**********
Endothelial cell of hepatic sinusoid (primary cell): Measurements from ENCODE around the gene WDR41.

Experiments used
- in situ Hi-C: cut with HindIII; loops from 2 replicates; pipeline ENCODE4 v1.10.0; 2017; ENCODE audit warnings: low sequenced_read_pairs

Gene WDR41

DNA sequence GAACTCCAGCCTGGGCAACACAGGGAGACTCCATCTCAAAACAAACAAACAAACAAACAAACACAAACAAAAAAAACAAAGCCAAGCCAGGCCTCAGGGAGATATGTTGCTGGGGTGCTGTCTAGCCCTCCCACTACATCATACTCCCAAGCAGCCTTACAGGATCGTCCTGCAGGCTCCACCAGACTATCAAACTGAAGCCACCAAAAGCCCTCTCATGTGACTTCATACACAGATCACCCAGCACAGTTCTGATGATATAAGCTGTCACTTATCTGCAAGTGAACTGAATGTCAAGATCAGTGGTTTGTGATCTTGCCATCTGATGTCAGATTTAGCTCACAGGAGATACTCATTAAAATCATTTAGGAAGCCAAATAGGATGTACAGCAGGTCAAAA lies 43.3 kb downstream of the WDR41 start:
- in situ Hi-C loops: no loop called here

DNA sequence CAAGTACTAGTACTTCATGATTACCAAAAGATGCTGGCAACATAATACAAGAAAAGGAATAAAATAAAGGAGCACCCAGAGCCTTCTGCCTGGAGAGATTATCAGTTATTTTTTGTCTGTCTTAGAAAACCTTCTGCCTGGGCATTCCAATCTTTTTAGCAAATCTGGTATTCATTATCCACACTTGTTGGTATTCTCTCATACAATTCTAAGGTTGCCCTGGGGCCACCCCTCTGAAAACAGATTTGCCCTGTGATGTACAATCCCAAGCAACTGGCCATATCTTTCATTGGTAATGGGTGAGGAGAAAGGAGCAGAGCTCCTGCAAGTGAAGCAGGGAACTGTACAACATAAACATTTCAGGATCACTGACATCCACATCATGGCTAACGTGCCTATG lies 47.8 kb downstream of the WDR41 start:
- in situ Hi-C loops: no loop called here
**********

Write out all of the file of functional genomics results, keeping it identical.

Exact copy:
Endothelial cell of hepatic sinusoid (primary cell): Measurements from ENCODE around the gene WDR41.

Experiments used
- in situ Hi-C: cut with HindIII; loops from 2 replicates; pipeline ENCODE4 v1.10.0; 2017; ENCODE audit warnings: low sequenced_read_pairs

Gene WDR41

DNA sequence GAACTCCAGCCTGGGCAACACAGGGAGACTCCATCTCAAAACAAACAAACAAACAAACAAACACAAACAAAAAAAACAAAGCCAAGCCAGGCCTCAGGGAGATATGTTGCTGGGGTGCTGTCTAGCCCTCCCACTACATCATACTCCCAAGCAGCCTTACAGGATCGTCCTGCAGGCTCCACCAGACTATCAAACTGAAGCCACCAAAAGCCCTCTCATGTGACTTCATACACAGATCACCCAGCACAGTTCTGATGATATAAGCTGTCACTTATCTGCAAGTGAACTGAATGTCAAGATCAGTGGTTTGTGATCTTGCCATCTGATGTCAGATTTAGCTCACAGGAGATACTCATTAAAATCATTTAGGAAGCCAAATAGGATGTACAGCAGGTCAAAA lies 43.3 kb downstream of the WDR41 start:
- in situ Hi-C loops: no loop called here

DNA sequence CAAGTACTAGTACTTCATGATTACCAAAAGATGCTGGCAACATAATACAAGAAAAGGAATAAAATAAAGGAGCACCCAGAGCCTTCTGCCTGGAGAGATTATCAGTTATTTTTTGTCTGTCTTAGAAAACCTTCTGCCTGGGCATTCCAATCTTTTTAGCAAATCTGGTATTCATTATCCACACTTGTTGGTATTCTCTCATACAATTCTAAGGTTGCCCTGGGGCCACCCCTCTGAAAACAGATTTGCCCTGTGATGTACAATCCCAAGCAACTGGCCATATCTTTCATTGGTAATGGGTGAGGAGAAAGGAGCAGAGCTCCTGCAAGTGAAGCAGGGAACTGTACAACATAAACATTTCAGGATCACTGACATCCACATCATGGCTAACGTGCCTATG lies 47.8 kb downstream of the WDR41 start:
- in situ Hi-C loops: no loop called here